Saturday, April 6, 2013


Hartford Herald
March 4, 1891

Three Young Men go Out Duck Hunting and
One is Brought Back a Corpse

The body of Grant Wallace, who was drowned near West Point, Saturday was brought to Rosine Sunday and buried at the Mt. Pleasant graveyard Monday morning. The remains were accompanied by Charlie Curley, who was with Wallace at the time of his drowning. Grant Wallace was a son of Mr. Samuel Wallace, who lives in this county, between Rosine and Select. Grant had been working with Charley Curley on the N. N. & M. V. road. The last place they were stationed was at West Point. They did not work Saturday, but concluded to go on a duck hunting expedition. The Courier-Journal of Sunday gives the following account of the drowning:

"A Kentucky giant was drowned in the Ohio river a few miles this side of West Point late yesterday afternoon. His name was Grant Wallace. He measured six feet and ten inches in height. The coffin which was shipped for his body last evening by Wyatt & Cralle was seven feet three inches from end to end. It was one of the largest ever made in this city, and, except that used for the remains of the famous Jim Porter, it has rarely been surpassed here in point of size.

"Wallace was a railroad man. He was in charge of a corps of men employed on the N. N. & M. V. railroad when he met his death. Wallace's home was at Rosine, Ky., and he had only been at West Point a short while.

"In company with two friends, Wallace hired a skiff and went a short distance up the river duck hunting. The party did not meet with success out in the stream and they rowed into the backwaters, which spread across the fields. While rowing swiftly toward the bank, the frail skiff ran into a stump which had been partly concealed by the flood. At this point there is a side current in the river, and when the boat struck it, it was capsized in a twinkling. The three young men strove hard to save their lives. Wallace's friends succeeded in grasping parts of the broken skiff. They were whirled rapidly onward, and would probably have lost their lives, but for the assistance of a farmer who saw the accident. On account of the high water he had a skiff tied at his door, and in this he was soon rowing rapidly to their assistance. They had gotten into a swift current, and the farmer had to row several hundred yards before he succeeded in pulling them, half dead, into his boat.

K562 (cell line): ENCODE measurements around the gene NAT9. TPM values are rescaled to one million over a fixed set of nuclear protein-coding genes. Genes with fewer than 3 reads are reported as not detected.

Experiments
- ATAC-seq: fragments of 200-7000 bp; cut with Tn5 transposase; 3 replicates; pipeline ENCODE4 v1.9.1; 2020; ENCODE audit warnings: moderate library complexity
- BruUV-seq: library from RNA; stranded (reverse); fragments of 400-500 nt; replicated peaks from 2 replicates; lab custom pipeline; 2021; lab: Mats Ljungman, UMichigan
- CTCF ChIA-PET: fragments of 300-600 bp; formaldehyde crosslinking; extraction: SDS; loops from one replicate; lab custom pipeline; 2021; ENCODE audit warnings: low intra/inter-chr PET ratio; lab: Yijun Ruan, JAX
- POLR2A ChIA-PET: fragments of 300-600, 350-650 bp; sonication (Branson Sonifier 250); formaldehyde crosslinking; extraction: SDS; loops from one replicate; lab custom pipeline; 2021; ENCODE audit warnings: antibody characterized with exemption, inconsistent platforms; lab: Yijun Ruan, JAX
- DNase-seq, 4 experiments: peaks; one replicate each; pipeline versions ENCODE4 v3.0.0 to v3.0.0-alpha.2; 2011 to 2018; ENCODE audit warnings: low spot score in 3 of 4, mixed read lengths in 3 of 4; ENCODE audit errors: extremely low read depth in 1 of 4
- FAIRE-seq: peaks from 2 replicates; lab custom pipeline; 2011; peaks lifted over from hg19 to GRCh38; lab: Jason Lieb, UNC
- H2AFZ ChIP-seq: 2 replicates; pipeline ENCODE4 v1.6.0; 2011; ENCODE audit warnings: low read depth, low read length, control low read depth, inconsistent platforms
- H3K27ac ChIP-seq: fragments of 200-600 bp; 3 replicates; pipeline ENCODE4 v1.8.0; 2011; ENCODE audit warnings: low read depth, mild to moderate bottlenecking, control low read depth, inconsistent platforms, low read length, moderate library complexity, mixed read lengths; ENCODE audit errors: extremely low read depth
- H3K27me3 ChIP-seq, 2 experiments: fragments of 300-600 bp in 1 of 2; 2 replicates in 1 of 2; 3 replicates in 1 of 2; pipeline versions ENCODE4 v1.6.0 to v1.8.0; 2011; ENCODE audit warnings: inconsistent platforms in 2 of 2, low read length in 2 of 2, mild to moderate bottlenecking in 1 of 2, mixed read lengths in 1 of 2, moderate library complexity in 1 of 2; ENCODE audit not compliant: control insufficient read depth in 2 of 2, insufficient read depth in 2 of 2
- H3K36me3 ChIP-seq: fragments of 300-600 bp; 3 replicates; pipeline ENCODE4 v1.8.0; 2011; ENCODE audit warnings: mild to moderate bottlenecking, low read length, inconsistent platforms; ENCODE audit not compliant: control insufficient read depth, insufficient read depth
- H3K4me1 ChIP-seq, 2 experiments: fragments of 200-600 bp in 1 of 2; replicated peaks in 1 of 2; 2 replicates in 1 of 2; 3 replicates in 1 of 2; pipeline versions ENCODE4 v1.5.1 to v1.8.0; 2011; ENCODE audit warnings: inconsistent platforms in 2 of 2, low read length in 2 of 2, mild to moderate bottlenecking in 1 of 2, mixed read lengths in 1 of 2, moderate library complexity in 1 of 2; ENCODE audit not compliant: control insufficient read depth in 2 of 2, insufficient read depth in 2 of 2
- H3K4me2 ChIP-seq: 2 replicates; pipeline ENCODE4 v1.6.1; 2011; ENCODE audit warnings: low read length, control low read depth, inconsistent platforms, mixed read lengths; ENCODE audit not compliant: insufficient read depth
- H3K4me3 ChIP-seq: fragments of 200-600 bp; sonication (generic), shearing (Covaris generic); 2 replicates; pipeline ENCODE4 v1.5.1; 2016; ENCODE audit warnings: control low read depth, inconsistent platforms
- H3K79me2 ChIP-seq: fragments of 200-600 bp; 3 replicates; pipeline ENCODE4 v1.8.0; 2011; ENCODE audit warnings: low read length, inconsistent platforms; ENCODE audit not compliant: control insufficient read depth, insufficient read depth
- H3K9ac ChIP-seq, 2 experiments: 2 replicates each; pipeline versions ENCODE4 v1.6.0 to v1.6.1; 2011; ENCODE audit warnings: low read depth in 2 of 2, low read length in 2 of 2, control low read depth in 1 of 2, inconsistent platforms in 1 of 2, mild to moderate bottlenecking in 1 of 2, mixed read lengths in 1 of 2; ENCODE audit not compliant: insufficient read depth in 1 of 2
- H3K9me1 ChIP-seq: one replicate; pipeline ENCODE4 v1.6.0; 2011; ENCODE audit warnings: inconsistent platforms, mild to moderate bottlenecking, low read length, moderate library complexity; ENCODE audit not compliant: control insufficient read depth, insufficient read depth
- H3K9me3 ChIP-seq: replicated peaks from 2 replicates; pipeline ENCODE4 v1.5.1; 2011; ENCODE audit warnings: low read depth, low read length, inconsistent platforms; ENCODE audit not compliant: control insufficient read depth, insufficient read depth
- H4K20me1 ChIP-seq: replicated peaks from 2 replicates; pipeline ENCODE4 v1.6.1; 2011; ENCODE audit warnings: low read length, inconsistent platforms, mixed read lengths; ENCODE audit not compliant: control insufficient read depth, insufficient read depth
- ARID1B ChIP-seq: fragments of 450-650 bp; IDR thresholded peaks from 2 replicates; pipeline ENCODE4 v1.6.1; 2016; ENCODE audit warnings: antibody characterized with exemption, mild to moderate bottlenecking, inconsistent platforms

"After recalling the circumstances of the accident, the young men remembered Wallace, and they assisted in pulling the skiff to where they had been thrown out. A long search discovered Wallace's body tangled in some underbrush in the back waters. The small branches were torn and showed plainly that he had struggled hard for his life. The remains were placed in the skiff and taken to the shore. A wagon was procured and the procession proceeded to Went Point. Coroner J. O. Fischer was notified, and after the inquest returned a verdict in accordance with the facts as above related. Wyatt & Cralle, of this city, were notified by telephone to make the coffin, which was shipped to West Point last night.

"Wallace was not only remarkably tall, but he was also well-proportioned. He was twenty-five years of age, and was said to have been possessed of unusually handsome features. His gigantic stature caused him to be looked upon with wonder and admiration wherever he went."

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